EL Support Lesson

Equal Shares

Provide students with an opportunity to identify the wholes that are correctly divided into halves, thirds, and fourths (equal shares). Use this activity alone as a support lesson or alongside Cookie Fractions Fun.
This lesson can be used as a pre-lesson for theCookie Fractions Fun!Lesson plan.
GradeSubjectView aligned standards
This lesson can be used as a pre-lesson for theCookie Fractions Fun!Lesson plan.

Students will be able to identify and describe fractions.


Students will be able to compare and contrast examples and non-examples of equal shares with grade-level academic language using discussions and already partioned parts of wholes.

(3 minutes)
Identify the Equal SharesVocabulary Cards: Equal SharesGlossary: Equal SharesTeach Background Knowledge TemplateWrite Student-Facing Language Objectives Reference
  • Gather students together and pass out whiteboards and whiteboard markers to each student.
  • Say, "I want you to draw one half of a pizza for me." Don't provide any other clues or directions. Wait a moment, and ask students to hold up their whiteboards so the rest of the class can see.
  • Allow a few students to share out their drawings and justify how they knew how to draw one half. Provide sentence stems to support students as they share out their ideas. For example:
    • I know this is one half because ____.
  • Explain to the students that today they will compare and contrast examples and non-examples of EqualShares. Break down the language objective in student-friendly terms by saying, "This means that we are going to compare and contrast examples and non-examples of shapes that are equally cut or split apart and shapes that are not equally cut or split apart."
  • Ask students to think-pair-share the language objective in their own words with an elbow partner.
(5 minutes)
  • Put the students into small groups.
  • Project the Vocabulary Cards worksheet on the whiteboard. Cover the visuals and definitions and only display the vocabulary word. Call on students to read aloud the words and share what they know about the words before displaying the definitions and visuals. Provide additional examples and invite students to share their ideas. Jot their ideas down on the whiteboard.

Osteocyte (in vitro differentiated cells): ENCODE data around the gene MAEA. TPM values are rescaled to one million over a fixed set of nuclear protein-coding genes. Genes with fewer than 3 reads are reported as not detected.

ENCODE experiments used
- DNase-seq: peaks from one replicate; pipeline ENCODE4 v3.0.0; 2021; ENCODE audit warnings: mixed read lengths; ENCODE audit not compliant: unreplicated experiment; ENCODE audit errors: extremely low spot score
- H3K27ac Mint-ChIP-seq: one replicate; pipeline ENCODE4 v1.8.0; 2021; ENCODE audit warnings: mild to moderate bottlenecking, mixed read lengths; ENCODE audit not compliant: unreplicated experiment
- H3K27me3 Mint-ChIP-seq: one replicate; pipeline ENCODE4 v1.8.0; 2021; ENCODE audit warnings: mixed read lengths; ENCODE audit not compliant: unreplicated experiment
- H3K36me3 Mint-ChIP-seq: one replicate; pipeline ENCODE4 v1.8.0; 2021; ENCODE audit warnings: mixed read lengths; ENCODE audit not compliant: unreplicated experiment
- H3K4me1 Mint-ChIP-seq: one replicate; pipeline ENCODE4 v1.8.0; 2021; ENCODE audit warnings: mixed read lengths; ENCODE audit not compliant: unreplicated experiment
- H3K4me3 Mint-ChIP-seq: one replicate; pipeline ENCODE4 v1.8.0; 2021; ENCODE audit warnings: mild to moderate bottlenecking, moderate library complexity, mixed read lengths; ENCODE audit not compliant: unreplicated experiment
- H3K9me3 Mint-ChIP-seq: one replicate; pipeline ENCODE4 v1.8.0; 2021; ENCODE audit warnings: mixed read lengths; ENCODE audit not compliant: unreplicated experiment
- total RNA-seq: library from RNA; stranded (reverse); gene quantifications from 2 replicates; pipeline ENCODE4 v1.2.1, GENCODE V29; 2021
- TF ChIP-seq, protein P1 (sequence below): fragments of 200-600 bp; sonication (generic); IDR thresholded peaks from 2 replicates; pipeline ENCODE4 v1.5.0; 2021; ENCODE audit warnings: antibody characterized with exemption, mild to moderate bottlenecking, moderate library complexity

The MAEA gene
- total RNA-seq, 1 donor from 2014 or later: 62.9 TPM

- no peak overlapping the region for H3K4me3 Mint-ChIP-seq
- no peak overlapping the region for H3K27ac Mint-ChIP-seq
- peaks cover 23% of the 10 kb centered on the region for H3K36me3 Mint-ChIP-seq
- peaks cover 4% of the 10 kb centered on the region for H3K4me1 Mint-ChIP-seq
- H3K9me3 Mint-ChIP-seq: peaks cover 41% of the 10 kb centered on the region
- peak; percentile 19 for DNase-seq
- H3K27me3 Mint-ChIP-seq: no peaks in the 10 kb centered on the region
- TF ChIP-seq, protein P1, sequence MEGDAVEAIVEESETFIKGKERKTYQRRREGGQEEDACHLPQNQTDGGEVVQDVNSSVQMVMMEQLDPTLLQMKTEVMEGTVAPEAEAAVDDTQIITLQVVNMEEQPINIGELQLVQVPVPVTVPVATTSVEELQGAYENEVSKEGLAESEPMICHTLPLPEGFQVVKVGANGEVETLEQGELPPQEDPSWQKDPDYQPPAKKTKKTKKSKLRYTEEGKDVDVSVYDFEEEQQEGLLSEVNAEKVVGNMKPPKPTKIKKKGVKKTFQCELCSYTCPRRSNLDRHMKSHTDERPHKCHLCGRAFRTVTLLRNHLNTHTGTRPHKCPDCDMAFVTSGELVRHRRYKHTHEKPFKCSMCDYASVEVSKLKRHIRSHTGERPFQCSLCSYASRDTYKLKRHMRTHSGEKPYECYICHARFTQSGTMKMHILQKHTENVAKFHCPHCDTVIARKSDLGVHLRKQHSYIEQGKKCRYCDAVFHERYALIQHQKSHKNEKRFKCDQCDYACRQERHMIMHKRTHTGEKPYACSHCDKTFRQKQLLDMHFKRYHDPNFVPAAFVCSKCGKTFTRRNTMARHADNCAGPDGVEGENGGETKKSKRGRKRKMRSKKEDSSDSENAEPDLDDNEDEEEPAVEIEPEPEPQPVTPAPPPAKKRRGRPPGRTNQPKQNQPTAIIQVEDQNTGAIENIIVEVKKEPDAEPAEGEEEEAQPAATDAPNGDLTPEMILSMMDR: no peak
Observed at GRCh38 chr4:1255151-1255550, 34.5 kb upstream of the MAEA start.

• Provide sentence stems to support their sharing out, such as:
    • An example of a ____(whole/half/fourth) is ____.
  • Pass out one set of the Vocabulary Cards to each group. Ask students to refer to the visuals on the Vocabulary Cards and explain how they relate to the definition. Ask students to explain how the visual helps them understand each vocabulary word. Provide sentence stems, for example:
    • The visual helps me understand ____(word) because ____.
(8 minutes)
  • Put students in partnerships and project Part 1 from the Identify the Equal Shares worksheet on the whiteboard. Pass out copies of the Identify the Equal Shares worksheet to each student. Read through the directions and define difficult words using student-friendly language (e.g. equal shares, divided, reasoning).
  • Ask students to explain the directions in their own words to an elbow partner prior to moving on to Part 1.
  • Think aloud by talking through thinking about equal shares while solving the first question in Part 1. Model detailing steps and describing and justifying reasoning.
  • Say, "I see that this shape here (point to the partitioned square) is a square. It is Partitioned, or split, into two parts. I'm looking carefully at both parts, and in my opinion, the two parts look exactly the same. Turn and talk to your partner and explain whether you agree or disagree that the two parts look the same." Provide a sentence frame to help students share their ideas, such as:
    • The two parts look the same because ____.
    • The two parts don't look the same because ____.